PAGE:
No S.C. 31\03
Application No 71\02
GENERAL OF ELECTIONS (2) MINISTER OF JUSTICE
(3) MINISTER OF HOME AFFAIRS
COURT OF ZIMBABWE
OCTOBER 21, 2003
for the applicants
for the respondent
CHIDYAUSIKU CJ, in Chambers in terms of the
appeal in this case was set down for hearing on 2 June 2003. On
that date in spite of the applicants averment that it considered
this matter to be very important, there was no appearance for the
appellants (now applicants).
for the respondent moved that the appeal be dismissed for want of
prosecution with costs. The application was granted
and the appeal
was dismissed for want of prosecution with costs. On 6 June 2003
the applicants filed an urgent Chamber application
affidavit in support of the application from the Registrar-General
reads, in part, as follows:-
March 2002, I filed an appeal against part of the judgment of the
High Court handed down by the Honourable Justice Adam in Case No.
was set down for the 2nd
believed that my lawyers were taking care of the matter.
June 2003 at about 6 pm I was informed by my lawyers that this appeal
had been dismissed for want of prosecution.
inquiry I was advised that Mrs Matanda-Moyo
who was seized with the matter had been taken ill and had been unable
to attend this hearing. See her Supporting Affidavit.
was also advised that due to the lack of phones at the Civil Division
a Clerk of the Supreme Court attended personally at Civil
09:45 hours to enquire why there was no appearance on my behalf.
I am further
advised that a Law Officer attended court to explain that Mrs
had been taken ill. However the Law Officer arrived at the Supreme
Court at approximately 10:00 hours in the company of the Clerk
was advised by the Registrar Mrs Mazabane that the matter had been
dealt with and dismissed for want of prosecution.
this matter is one of national importance I approach this court for
directions on how to proceed given the circumstances surrounding
non-attendance by my lawyers.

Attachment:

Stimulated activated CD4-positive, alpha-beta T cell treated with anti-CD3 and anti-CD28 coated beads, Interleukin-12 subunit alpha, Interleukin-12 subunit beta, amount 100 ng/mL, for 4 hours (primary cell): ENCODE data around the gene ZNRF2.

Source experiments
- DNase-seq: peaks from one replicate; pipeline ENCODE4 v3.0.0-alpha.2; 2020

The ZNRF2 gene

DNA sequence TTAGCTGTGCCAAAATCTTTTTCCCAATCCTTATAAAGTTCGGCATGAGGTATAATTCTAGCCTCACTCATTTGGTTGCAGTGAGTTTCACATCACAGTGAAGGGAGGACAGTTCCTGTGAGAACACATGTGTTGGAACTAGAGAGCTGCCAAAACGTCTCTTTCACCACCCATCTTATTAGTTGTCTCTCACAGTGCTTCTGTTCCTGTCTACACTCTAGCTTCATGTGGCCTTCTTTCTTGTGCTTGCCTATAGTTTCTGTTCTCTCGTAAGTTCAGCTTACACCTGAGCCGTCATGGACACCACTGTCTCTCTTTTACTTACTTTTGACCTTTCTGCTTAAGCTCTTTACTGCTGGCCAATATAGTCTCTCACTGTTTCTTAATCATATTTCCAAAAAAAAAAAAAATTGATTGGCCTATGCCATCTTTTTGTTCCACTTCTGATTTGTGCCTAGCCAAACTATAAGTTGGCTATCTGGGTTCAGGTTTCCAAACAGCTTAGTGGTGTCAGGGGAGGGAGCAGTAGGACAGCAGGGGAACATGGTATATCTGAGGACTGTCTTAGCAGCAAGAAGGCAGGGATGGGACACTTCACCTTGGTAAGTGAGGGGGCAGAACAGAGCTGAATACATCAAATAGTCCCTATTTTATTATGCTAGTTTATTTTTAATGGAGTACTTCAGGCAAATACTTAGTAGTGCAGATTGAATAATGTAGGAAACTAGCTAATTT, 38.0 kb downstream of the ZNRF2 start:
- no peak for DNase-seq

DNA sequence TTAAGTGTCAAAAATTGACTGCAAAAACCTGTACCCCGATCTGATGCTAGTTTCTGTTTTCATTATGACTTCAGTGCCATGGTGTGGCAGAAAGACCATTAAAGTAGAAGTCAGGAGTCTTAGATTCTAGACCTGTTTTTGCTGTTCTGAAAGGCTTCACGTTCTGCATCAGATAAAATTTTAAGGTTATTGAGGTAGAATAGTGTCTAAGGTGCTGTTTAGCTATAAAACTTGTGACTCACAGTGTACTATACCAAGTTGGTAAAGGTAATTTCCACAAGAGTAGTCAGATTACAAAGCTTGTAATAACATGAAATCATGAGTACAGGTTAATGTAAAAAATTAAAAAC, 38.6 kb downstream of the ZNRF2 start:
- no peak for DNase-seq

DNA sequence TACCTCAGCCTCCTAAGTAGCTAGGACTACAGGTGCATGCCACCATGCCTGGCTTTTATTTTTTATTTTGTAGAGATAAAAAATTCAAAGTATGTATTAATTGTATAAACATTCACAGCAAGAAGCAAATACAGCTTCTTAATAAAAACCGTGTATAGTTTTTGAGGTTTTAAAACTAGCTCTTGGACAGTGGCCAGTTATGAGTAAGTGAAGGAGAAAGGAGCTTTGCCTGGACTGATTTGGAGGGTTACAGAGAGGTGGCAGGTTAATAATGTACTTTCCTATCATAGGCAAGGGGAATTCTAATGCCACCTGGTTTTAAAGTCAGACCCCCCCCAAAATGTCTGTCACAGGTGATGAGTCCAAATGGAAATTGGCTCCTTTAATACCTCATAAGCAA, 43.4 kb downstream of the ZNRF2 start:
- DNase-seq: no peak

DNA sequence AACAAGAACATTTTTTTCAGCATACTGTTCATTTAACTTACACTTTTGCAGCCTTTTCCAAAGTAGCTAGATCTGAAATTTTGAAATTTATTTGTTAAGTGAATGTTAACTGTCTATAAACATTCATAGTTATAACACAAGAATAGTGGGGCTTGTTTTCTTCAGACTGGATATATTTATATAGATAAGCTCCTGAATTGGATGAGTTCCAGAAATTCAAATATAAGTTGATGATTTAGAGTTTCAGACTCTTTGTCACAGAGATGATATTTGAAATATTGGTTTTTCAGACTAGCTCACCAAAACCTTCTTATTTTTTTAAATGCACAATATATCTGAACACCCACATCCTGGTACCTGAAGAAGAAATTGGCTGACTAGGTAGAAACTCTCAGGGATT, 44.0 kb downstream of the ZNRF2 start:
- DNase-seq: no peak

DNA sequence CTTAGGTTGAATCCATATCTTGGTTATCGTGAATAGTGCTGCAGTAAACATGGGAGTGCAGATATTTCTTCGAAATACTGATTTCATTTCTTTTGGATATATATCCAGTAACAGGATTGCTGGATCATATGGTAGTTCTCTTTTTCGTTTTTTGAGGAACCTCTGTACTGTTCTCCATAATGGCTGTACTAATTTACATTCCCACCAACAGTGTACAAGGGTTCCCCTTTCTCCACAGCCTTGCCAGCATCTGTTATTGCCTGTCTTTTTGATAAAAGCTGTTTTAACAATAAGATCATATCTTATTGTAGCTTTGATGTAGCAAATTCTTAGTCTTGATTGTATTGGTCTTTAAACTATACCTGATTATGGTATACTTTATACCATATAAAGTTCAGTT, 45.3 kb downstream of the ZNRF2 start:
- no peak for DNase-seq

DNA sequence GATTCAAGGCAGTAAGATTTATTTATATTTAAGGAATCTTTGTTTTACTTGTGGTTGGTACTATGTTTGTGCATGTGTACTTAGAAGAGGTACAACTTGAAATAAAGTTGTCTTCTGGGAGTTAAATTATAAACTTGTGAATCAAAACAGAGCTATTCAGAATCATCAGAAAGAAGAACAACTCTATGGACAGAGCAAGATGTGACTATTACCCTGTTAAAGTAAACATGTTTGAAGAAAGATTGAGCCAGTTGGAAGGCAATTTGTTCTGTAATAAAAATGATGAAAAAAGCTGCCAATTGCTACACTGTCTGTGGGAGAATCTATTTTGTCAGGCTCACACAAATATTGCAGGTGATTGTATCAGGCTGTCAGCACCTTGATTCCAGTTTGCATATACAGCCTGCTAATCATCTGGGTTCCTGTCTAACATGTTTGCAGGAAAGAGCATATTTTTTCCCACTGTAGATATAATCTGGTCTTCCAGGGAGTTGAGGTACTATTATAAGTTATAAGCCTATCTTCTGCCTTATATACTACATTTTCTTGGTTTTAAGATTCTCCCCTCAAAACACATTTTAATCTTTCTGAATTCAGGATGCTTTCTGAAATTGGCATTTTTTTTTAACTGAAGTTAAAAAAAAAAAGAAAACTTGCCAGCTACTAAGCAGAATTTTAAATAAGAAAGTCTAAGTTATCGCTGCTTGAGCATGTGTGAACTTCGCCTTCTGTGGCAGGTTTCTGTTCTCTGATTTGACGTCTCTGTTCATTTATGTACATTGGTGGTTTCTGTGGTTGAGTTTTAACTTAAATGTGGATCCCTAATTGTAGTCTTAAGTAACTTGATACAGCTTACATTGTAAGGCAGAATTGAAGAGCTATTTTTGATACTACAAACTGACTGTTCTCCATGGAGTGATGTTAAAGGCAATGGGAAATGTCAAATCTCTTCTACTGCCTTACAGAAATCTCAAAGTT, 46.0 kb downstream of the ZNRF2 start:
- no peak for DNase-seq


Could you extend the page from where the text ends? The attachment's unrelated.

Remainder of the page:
terms of s 26(1) of the Supreme Court Act I cannot appeal against any
judgment or order of this Honourable Court. I now approach
court on directions how to proceed.
Honourable Court in Registrar-General
v Judith Todd
SC-158-02 upheld the validity of section 9(7) of the Citizenship Act
of Zimbabwe Amendment Act No. 12/2001.
effect of the dismissal of the appeal under SC-71-2002 is to uphold
the ruling in High Court Case No HC-12092-2001 handed down
Honourable Justice Adam which is at conflict with the above quoted
Supreme Court ruling. In the end we do have two Supreme
rulings which appear to be in direct conflict.
is my understanding that this latest ruling by this Honourable Court
was not on the merits. Therefore the law as it stands is
v Judith Todd
that I am faced with is that I have people attending at my offices
claiming rights in terms of the High Court Judgment
Yet that is not the law because the law is as stated by this
Honourable Court in Registrar-General
v Judith Todd
am advised that a case of this nature is without precedence and my
only remedy is to come to this Honourable Court and ask for
on rescission of this Honourable Courts decision.
still intend to prosecute this matter.
I wish to
refer to the supporting affidavit of Loyce Matanda-Moyo.
explains the default in an affidavit which reads as follows:-
am the Director of Civil Division, Applicants Legal Practitioners.
was set down before this Honourable Court on 2nd